notice

At the time of the EOHU letter, libraries were exempted from the order. However, Cornwall subsequently closed its library, and the SD&G Libraries system followed suit.

notice
March 13 EOHU letter to municipalities

Community and recreation facilities in South Glengarry and Cornwall were previously closed, effective March 13. For more background, please see this previous post.

Updates from area municipalities are being posted to the respective Facebook pages:

Share this:

Minor football announces temporary cessation of activities

Football Canada, the nation’s oversight body for the gridiron game, yesterday issued a recommendation to leagues and clubs across the country to consider “suspension of practice or play until further notice.”

The Cornwall Wildcats had begun pre-season training camp for the OFC provincial team under new head coach Alex Labonte. As well, the club was running speed and agility training, along with NCAFA teams pre-season practices. All of these activities are suspended, effective March 13.

Labonte adds, “It’s a temporary stop, hopefully.” At the OFC level, players are being encouraged to work out on their own. The head coach is also looking at holding meetings online, via FaceTime.

COVID-19

The Glengarry Gaels football club hadn’t yet begun its spring activities, president Ian Parent noted in an online post. The focus currently is on player registration for the spring outdoor tackle season.

2020 marks the 10th anniversary of Gaels football since its 1980s hiatus. For player registration information, please see the club’s website here.

Wildcats spring team recruitment information can be found here.

Share this:

Char-Lan Skating Club abruptly ends season due to township rink closure

With South Glengarry announcing the closure of all recreation facilities for the next three weeks due to COVID-19 concerns, the Char-Lan Skating Club was forced to abruptly end its season, with means the cancellation of this year’s showcase event, which had been scheduled for March 29, at the arena in Williamstown.

Reportedly, the ice-making machine at the rink will be turned off this weekend.

The club has cancelled, as a result, all remaining skating days, in addition to the annual showcase, which skaters had been preparing for under the theme, ‘Ice, Camera, Action.’ The event is traditionally held at the end of each skating season, with stands packed full of family members and friends, as all athletes from the club skate in group performances.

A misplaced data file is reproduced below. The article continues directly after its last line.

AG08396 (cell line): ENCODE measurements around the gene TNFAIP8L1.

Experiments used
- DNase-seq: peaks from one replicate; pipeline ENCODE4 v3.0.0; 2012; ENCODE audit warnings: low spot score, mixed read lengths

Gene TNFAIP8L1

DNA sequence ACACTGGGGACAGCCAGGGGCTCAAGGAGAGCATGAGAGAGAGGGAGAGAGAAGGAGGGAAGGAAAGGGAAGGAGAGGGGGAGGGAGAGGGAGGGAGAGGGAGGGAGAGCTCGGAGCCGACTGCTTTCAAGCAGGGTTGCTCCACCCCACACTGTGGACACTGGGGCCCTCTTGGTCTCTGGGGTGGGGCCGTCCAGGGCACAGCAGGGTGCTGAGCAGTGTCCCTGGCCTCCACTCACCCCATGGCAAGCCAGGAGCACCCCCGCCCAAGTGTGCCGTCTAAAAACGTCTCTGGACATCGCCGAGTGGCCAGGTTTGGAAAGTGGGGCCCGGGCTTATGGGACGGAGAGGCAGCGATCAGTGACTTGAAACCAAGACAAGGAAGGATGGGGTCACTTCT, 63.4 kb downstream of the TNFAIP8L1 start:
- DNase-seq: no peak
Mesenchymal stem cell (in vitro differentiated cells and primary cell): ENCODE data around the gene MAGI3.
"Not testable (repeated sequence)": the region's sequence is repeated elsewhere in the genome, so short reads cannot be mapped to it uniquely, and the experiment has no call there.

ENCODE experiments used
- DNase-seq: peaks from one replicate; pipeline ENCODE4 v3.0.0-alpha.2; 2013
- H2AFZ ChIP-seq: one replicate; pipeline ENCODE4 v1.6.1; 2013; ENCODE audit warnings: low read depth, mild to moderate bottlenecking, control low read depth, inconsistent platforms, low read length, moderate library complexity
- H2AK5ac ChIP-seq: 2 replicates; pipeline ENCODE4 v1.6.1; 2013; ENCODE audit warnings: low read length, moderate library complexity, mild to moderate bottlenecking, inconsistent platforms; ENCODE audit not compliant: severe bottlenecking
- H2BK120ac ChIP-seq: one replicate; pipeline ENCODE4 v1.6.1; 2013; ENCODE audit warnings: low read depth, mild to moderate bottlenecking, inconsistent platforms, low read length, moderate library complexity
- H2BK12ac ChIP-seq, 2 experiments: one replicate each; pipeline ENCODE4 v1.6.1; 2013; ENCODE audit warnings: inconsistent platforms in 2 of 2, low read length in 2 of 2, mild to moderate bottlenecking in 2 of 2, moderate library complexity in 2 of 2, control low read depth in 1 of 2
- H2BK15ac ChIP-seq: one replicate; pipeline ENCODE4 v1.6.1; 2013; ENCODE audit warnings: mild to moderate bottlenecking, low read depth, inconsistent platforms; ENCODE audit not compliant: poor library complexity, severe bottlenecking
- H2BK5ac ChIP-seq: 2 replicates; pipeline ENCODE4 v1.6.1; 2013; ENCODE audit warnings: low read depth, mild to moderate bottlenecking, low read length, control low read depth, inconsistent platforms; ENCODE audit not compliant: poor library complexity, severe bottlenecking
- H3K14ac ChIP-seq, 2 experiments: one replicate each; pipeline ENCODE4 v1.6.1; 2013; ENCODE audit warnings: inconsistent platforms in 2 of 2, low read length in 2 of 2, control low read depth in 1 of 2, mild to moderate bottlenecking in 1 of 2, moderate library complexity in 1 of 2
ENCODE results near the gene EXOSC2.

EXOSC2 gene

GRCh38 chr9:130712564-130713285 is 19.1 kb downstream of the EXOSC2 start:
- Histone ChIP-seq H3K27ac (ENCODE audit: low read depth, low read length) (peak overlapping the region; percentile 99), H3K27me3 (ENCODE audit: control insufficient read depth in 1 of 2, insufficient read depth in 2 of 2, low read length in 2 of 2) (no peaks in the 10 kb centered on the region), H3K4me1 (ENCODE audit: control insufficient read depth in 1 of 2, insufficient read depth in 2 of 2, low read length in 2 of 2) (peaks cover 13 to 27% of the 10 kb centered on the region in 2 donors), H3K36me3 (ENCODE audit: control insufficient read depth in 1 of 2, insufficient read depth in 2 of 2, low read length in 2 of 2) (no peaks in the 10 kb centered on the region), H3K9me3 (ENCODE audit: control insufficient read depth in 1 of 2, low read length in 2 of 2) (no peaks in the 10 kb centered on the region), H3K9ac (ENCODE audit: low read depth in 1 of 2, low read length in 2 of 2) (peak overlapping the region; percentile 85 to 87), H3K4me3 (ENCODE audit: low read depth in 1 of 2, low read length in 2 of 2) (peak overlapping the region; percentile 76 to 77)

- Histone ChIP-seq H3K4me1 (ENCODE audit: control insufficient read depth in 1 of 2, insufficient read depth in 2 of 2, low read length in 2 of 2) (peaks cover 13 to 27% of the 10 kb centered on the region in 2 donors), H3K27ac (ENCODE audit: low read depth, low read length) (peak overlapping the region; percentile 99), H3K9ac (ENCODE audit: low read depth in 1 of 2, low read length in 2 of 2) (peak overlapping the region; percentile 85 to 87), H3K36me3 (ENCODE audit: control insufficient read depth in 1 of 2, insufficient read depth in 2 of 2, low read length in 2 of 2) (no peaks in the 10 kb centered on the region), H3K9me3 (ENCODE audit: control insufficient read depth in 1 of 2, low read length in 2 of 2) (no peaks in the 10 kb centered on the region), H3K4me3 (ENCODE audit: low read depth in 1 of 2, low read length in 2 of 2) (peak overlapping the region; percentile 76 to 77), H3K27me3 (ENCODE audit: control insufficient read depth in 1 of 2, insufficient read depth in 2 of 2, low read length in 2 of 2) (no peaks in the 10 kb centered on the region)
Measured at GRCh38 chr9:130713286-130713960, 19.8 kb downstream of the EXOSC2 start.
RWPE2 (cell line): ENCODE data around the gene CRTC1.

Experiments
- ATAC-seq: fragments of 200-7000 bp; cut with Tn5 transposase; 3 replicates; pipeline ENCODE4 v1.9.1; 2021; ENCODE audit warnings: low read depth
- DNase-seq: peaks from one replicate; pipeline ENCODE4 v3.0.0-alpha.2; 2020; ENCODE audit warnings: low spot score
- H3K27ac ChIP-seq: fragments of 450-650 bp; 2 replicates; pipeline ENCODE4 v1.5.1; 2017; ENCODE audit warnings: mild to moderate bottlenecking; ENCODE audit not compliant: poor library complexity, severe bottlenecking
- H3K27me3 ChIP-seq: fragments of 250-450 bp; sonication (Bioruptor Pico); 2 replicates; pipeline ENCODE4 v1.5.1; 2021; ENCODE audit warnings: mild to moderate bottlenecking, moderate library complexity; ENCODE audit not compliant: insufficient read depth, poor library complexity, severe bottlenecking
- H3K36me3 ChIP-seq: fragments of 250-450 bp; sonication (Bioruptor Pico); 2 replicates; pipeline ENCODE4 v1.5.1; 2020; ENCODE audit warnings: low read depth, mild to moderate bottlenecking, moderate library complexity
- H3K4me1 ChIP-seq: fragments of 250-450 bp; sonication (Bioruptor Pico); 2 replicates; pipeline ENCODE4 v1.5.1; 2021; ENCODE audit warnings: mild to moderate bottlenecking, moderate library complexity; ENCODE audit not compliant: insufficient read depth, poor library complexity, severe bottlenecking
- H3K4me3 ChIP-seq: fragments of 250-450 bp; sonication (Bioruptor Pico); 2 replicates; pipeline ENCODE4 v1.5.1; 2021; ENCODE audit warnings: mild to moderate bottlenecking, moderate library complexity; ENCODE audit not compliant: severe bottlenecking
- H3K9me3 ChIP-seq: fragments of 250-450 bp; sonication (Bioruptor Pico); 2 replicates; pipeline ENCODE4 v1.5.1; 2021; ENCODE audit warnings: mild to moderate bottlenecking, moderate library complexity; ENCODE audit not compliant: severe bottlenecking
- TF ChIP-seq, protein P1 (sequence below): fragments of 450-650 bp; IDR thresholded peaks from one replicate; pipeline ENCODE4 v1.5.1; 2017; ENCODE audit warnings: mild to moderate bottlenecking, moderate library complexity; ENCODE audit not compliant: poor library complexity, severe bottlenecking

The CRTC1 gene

Here’s the club’s official announcement:

announcement
Char-Lan Skating Club announcement regarding COVID-19

The skating club says it plans to hold a small awards ceremony at a later date. In years past, awards have been presented to skaters on the ice, following the performances.

Assessment Day

Recently, the skating club held its assessment day for competitive skaters.

skaters
Char-Lan Skating Club photo

From the club’s Facebook post: “A huge shout out to the Township of South Glengarry for all their hard work and support in preparing our facility and ice surface for this special day, and to our Assessment Coordinator and wonderful CLSC families for organizing a fun-filled after-party for all.”

Share this:

GSL postpones tonight’s dome match, suspends indoor season

The Glengarry Soccer League’s indoor season has been suspended, effective March 13, says Tammy MacSweyn, GSL vice-president.

The lone match on the docket tonight was the last senior men’s regular-season game featuring the Barflies and McCrimmon. Nothing was scheduled for the March Break (next week), with GSL action originally booked to resume March 22. However, that is now in limbo.

MacSweyn explains that the league is following the direction of Ontario Soccer, which announced last night, “Ontario Soccer has made the difficult decision to immediately suspend all sanctioned soccer activities in the province until further notice.” This includes “all competitions, training, coach and match official education, and team-building activities.”

Ontario soccer graphic
Share this: